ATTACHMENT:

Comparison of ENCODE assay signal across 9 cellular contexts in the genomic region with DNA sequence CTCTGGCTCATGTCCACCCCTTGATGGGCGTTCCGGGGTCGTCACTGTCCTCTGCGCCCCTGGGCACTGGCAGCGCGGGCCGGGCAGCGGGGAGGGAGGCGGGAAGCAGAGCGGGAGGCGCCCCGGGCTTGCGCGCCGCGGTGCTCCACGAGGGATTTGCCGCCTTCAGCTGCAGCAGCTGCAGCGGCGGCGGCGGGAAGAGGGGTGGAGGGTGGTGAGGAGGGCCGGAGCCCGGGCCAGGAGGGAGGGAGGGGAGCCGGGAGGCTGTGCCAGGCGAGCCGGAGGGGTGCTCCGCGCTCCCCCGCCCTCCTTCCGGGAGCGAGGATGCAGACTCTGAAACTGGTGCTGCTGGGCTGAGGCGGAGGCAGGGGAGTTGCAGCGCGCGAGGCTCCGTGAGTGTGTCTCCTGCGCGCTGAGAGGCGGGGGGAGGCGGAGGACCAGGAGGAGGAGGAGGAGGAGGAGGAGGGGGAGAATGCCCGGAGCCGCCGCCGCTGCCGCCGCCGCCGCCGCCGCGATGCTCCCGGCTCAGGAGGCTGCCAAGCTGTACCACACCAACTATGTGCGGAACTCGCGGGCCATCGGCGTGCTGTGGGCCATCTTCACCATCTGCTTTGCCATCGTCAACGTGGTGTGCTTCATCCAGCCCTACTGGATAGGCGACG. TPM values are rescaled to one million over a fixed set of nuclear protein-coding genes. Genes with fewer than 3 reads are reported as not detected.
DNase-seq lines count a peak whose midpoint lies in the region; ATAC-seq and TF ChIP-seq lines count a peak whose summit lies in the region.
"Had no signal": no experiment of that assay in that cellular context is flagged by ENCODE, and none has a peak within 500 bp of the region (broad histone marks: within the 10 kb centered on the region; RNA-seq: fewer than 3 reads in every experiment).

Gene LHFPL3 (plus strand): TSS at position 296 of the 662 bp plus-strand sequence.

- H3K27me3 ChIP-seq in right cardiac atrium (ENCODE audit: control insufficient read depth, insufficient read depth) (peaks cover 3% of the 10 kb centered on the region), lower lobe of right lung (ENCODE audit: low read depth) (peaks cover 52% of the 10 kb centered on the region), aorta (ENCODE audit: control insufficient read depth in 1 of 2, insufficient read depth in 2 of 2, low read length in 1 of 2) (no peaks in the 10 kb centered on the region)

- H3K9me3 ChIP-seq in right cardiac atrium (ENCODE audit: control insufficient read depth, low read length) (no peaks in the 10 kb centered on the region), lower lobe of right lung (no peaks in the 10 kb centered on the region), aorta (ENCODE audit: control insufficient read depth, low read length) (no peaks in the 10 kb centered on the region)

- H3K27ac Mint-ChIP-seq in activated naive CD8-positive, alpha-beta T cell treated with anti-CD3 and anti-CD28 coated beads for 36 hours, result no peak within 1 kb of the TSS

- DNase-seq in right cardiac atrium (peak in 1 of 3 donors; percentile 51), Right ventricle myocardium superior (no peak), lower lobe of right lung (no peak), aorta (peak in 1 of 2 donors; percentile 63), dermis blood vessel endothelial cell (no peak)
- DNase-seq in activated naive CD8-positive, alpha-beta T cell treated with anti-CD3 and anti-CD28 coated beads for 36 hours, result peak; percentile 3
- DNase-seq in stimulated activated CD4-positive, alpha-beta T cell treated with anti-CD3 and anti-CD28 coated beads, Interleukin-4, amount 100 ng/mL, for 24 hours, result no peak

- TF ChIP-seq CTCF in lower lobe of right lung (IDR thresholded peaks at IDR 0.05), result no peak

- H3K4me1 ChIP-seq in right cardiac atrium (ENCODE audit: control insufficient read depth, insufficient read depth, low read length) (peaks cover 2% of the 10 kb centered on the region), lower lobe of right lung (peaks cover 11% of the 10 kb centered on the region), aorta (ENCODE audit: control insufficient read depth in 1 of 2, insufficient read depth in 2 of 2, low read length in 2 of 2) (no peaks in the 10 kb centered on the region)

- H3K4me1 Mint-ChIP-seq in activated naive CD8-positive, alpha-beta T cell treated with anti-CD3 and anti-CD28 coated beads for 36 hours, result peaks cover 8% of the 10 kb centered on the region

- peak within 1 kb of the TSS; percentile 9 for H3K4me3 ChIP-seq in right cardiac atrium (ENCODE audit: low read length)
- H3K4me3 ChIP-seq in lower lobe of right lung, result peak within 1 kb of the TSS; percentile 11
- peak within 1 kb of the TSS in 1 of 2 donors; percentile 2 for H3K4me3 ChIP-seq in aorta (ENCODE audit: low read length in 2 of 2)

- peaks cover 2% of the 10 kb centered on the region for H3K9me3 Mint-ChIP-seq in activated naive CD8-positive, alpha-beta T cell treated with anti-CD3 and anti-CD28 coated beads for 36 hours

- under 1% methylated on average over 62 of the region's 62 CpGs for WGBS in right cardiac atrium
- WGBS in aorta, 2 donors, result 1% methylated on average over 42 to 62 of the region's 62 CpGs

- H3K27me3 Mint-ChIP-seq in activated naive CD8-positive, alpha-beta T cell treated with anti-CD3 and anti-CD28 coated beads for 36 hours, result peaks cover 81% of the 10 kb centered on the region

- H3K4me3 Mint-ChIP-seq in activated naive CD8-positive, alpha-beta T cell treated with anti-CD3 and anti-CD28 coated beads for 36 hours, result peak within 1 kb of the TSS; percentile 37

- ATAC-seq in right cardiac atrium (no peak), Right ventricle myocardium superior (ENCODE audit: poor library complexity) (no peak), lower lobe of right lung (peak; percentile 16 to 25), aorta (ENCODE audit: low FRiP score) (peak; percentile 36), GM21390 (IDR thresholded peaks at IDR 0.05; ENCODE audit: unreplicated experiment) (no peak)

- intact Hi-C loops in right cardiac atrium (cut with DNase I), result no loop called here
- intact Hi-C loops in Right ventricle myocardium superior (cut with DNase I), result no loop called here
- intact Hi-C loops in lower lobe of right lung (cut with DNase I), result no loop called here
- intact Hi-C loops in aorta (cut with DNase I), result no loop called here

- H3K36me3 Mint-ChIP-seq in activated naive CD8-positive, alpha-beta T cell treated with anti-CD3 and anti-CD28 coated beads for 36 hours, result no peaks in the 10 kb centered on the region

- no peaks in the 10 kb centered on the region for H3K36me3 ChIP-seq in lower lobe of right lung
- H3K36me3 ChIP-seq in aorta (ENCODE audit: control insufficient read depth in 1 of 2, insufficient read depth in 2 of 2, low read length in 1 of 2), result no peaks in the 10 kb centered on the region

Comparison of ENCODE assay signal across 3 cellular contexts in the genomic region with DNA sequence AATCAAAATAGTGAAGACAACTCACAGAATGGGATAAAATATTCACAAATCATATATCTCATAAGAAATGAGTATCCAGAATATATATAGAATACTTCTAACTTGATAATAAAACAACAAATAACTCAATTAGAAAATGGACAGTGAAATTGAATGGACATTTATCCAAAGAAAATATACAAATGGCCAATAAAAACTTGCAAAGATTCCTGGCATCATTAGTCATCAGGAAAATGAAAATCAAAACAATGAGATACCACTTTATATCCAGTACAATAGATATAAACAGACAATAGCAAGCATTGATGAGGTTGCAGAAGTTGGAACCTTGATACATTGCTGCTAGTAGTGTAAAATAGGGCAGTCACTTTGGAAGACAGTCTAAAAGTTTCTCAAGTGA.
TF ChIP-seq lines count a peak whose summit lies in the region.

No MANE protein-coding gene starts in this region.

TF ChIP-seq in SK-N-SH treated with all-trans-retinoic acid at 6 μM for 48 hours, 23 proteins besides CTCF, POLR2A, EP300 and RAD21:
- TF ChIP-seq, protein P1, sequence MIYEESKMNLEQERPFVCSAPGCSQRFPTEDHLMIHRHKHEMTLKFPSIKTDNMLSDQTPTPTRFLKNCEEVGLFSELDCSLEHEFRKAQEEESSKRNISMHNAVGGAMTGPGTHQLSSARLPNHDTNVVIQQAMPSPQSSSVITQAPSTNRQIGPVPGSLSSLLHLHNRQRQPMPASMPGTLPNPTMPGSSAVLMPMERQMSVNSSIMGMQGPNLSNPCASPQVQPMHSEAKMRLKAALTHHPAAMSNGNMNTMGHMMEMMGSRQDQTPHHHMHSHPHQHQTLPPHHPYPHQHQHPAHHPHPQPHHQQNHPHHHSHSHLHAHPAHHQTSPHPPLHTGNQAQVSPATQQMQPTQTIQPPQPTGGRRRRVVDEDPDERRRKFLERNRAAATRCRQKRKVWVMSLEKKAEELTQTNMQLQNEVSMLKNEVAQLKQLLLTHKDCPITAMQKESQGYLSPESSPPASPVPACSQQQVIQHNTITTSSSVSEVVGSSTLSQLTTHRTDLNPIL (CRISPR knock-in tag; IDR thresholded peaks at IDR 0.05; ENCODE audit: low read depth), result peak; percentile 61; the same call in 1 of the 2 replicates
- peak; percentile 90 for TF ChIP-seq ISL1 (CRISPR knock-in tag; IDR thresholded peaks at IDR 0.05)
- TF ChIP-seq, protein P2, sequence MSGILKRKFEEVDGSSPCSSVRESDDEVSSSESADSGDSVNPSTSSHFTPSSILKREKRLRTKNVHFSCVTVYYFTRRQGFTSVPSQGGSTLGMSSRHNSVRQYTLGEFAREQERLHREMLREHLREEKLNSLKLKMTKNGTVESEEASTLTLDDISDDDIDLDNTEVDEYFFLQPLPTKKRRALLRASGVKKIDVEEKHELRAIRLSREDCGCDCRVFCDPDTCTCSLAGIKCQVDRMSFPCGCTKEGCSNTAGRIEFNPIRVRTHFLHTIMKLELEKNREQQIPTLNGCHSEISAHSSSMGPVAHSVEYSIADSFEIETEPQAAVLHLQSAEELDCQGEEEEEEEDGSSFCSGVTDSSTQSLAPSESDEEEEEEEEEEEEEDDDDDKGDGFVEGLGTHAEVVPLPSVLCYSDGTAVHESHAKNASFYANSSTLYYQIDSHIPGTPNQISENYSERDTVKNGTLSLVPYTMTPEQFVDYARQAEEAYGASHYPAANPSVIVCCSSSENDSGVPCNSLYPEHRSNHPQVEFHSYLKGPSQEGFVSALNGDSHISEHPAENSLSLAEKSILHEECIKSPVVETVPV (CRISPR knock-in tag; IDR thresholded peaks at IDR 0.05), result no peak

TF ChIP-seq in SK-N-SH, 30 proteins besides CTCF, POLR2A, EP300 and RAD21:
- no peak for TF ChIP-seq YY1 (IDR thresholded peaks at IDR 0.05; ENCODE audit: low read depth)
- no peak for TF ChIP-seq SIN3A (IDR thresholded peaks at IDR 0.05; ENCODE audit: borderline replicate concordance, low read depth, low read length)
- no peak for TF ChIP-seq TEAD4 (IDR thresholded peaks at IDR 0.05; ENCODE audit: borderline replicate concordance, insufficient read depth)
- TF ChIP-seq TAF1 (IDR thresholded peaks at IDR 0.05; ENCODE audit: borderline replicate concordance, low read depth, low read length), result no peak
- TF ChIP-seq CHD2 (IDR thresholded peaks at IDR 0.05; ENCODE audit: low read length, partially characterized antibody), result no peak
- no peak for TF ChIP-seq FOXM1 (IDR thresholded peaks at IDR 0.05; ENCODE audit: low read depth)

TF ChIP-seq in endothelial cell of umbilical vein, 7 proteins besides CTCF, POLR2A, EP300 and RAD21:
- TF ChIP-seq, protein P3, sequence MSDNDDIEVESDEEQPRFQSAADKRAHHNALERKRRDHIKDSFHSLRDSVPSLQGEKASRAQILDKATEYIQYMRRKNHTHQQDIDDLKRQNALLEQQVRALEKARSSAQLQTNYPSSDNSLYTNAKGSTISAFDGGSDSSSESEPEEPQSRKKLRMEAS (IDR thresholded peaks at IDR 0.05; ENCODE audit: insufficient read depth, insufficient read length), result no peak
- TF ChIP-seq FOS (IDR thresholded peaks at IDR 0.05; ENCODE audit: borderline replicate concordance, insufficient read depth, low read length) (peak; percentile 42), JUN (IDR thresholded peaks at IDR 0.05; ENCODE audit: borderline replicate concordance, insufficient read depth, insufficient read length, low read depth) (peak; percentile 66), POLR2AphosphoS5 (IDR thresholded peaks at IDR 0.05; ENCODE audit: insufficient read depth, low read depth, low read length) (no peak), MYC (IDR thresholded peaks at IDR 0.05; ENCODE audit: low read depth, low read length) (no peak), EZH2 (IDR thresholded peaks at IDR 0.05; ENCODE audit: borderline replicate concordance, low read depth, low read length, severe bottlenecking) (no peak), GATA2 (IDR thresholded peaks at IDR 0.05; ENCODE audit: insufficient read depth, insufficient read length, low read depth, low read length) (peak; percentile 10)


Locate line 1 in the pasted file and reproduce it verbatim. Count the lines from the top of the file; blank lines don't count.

Comparison of ENCODE assay signal across 9 cellular contexts in the genomic region with DNA sequence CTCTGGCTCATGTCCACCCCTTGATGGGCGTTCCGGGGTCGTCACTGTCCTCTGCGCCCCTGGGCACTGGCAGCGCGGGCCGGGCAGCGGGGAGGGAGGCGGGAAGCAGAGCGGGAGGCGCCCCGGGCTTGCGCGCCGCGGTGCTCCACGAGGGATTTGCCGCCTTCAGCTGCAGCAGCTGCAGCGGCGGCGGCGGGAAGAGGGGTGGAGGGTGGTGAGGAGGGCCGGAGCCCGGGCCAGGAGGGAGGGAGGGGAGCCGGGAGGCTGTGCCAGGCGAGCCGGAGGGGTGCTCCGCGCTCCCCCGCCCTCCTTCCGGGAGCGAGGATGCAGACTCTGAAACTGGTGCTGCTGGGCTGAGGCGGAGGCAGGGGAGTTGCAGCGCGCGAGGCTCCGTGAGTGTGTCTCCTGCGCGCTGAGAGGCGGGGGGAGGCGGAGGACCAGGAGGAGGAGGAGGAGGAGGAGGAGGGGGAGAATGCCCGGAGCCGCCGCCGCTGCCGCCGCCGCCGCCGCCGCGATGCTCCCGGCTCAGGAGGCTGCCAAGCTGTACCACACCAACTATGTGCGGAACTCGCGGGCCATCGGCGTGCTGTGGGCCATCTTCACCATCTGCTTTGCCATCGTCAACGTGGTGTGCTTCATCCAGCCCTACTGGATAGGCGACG. TPM values are rescaled to one million over a fixed set of nuclear protein-coding genes. Genes with fewer than 3 reads are reported as not detected.